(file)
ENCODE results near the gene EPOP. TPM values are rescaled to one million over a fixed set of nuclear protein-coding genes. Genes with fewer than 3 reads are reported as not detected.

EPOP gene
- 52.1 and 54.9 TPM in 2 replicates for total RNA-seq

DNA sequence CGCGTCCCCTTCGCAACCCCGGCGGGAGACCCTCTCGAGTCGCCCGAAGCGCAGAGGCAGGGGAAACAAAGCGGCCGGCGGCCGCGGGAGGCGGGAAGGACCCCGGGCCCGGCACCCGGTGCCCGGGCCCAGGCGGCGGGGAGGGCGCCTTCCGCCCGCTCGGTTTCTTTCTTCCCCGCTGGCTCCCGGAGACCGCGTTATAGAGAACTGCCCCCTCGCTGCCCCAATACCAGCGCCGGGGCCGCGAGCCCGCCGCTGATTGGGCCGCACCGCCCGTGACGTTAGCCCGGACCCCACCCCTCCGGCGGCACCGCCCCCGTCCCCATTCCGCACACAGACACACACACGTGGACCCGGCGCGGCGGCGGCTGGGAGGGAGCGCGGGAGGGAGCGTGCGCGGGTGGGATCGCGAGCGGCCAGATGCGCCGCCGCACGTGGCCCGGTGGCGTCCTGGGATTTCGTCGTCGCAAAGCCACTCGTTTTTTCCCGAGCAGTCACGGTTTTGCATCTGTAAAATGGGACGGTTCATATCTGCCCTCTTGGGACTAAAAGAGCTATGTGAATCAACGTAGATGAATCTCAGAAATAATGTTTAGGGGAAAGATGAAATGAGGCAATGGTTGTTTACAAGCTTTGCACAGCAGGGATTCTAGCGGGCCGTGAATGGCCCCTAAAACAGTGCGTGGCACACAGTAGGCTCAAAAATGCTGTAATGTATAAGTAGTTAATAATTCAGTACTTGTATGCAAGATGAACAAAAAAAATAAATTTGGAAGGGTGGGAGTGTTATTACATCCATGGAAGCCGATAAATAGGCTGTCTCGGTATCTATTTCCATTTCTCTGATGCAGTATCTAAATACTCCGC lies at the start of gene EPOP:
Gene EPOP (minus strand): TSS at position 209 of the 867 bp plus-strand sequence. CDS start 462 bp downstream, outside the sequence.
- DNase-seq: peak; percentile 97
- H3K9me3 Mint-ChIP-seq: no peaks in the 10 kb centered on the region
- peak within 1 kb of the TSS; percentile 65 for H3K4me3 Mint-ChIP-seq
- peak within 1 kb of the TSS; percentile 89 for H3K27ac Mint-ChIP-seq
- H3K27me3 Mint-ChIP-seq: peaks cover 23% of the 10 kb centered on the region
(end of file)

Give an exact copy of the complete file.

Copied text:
ENCODE results near the gene EPOP. TPM values are rescaled to one million over a fixed set of nuclear protein-coding genes. Genes with fewer than 3 reads are reported as not detected.

EPOP gene
- 52.1 and 54.9 TPM in 2 replicates for total RNA-seq

DNA sequence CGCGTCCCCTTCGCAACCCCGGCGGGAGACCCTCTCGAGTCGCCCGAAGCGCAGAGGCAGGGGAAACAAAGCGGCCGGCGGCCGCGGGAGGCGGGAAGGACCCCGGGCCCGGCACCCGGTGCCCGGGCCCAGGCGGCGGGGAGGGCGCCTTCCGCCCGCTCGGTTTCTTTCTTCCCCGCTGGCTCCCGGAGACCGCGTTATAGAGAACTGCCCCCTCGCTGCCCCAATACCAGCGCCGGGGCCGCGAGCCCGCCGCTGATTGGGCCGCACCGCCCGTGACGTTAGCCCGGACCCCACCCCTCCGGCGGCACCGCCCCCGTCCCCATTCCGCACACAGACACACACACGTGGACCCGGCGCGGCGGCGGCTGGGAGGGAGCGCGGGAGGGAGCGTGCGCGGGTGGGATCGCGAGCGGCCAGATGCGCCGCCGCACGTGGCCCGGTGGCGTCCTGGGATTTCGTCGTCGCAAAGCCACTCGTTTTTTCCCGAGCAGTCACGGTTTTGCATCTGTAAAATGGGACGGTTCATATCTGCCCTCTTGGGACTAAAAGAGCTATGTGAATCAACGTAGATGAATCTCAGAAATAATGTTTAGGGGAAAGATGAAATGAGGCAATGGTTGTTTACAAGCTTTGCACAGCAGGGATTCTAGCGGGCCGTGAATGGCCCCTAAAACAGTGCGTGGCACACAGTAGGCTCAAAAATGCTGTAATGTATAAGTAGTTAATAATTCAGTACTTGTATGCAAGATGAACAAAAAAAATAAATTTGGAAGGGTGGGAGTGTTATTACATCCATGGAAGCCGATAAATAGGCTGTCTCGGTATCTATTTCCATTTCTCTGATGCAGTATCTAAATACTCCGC lies at the start of gene EPOP:
Gene EPOP (minus strand): TSS at position 209 of the 867 bp plus-strand sequence. CDS start 462 bp downstream, outside the sequence.
- DNase-seq: peak; percentile 97
- H3K9me3 Mint-ChIP-seq: no peaks in the 10 kb centered on the region
- peak within 1 kb of the TSS; percentile 65 for H3K4me3 Mint-ChIP-seq
- peak within 1 kb of the TSS; percentile 89 for H3K27ac Mint-ChIP-seq
- H3K27me3 Mint-ChIP-seq: peaks cover 23% of the 10 kb centered on the region